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From "Rahul Akolkar" <>
Subject Re: [poll] [pool] picking descriptive class names
Date Sat, 25 Mar 2006 22:10:28 GMT
On 3/25/06, Sandy McArthur <> wrote:
> The main behavior of the composite pools are configured via four
> type-safe enum types. I'll describe what each type controls and then
> suggest name variants. Let me know which one you think is the most
> self-evident and user friendly. Feel free to suggest new names.
> 1. "Specifies the how objects are borrowed and returned to the pool."
> a) BorrowType  b) BorrowStrategy  c) BorrowPolicy  d) BorrowBehavior
> 2. "Specifies the behavior of the pool when the pool is out of idle objects."
> a) ExhaustionPolicy  b) ExhaustionBehavior  c) ExhaustionType d)
> ExhaustionStrategy
> 3. "Specifies the behavior of when there is a limit on the number of
> concurrently borrowed objects."
> a) LimitStrategy  b) LimitPolicy  c) LimitBehavior  d) LimitType
> 4. "Specifies how active objects are tracked while they are borrowed
> from the pool."
> a) TrackingBehavior  b) TrackingType  c) TrackingStrategy  d) TrackingPolicy
> The enums above don't actually specify any implementation, they
> describe desired features of a pool. The actual implementation isn't
> broken down into four parts like that so try not to confuse how you
> would implement that feature with how you would request that feature.

Why isn't it broken down like that?

IMO, such enum types have limited use, unless we can guarantee
reasonable (ideally, full) closure. Often, it is not possible to
enumerate all the types / strategies / policies that may make sense
for the varying use cases that we only attempt to foresee. In many
cases, such as this one, my personal preference is to leave things
pluggable, rather than enumerable. We should instead, if you and
others agree, define the contracts between a "pool" and each of the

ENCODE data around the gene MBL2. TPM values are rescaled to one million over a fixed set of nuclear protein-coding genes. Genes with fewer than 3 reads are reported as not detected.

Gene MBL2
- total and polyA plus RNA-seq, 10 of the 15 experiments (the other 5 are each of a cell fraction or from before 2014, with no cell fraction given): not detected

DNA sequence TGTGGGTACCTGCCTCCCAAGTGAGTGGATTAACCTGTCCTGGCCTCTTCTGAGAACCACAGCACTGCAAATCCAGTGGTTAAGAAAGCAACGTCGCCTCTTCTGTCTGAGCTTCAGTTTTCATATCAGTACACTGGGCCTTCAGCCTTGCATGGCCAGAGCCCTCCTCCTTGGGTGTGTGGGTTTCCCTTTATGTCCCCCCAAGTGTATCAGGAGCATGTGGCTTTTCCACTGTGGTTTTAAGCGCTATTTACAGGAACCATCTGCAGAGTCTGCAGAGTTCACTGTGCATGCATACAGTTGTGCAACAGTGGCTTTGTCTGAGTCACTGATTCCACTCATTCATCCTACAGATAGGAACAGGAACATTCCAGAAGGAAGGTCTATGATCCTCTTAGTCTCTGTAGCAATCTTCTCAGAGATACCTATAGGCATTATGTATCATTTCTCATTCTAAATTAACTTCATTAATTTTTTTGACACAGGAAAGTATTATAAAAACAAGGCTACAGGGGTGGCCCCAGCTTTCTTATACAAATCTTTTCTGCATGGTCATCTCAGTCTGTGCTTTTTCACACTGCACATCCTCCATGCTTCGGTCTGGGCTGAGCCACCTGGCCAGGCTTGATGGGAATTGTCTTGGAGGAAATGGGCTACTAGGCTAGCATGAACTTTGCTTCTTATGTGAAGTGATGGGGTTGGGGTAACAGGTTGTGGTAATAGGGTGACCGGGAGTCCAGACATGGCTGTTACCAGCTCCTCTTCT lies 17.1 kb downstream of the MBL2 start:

four "behaviors" that you list above. We can supply (n) out-of-the-box
implementations, but leave it open for a user to *easily* define a
(n+1)th should such a need arise (and I believe it will, sooner or

As a concrete example, for [scxml], we define a SCXMLExecutor (the
state machine "engine") accompanied by a SCXMLSemantics interface [1].
The basic modus operandi for an engine is simple - when an event is
triggered, figure out which (if any) transition(s) to follow, and
transit to the new set of states executing any specified actions along
the way. However, there are numerous points of contention along the
way. Lets take dispute resolution for example -- when more than one
outbound transitions from a single state holds true. Which path do we
take? The default implementation available in the distro is puristic,
it will throw a ModelException. However, a user may want:

 * The transition defined closest to the document root to be followed
 * The transition defined farthest from the document root to be followed
 * The transition whose origin and target have the lowest common
ancestor to be followed
 * The transition whose origin and target have the highest common
ancestor to be followed

Even after one of above dispute resolution algorithms is applied, if
we end up with more than one candidate transitions, the user may want:

 * A ModelException to be thrown
 * The transition that appears first in document order to be followed
 * The transition that appears last in document order to be followed

To implement any of the above choices, the user may simply extend the
default SCXMLSemantics implementation, override the
filterTransitionsSet() method, and use the new semantics while
instantiating the SCXMLExecutor.

This approach means:

 * We don't have to forsee all dispute resolution algorithms, and
provide implementations
 * Users don't have to convince anyone that the algorithm they need is
useful, they can just implement it if they need it
 * We don't even have to contend that the default puristic behavior
that doesn't tolerate any non-determinism is the most common or the
most useful one, it is just one that is chosen as default (because I
personally believe it leads to better proof of correctness arguments).

Since we're talking about Pool 2.0 and beyond, perhaps a focus on
similar extensibility is justified, and maybe we should revisit the
enumeration approach, even before we get to names.


(long, possibly fragmented URL below)


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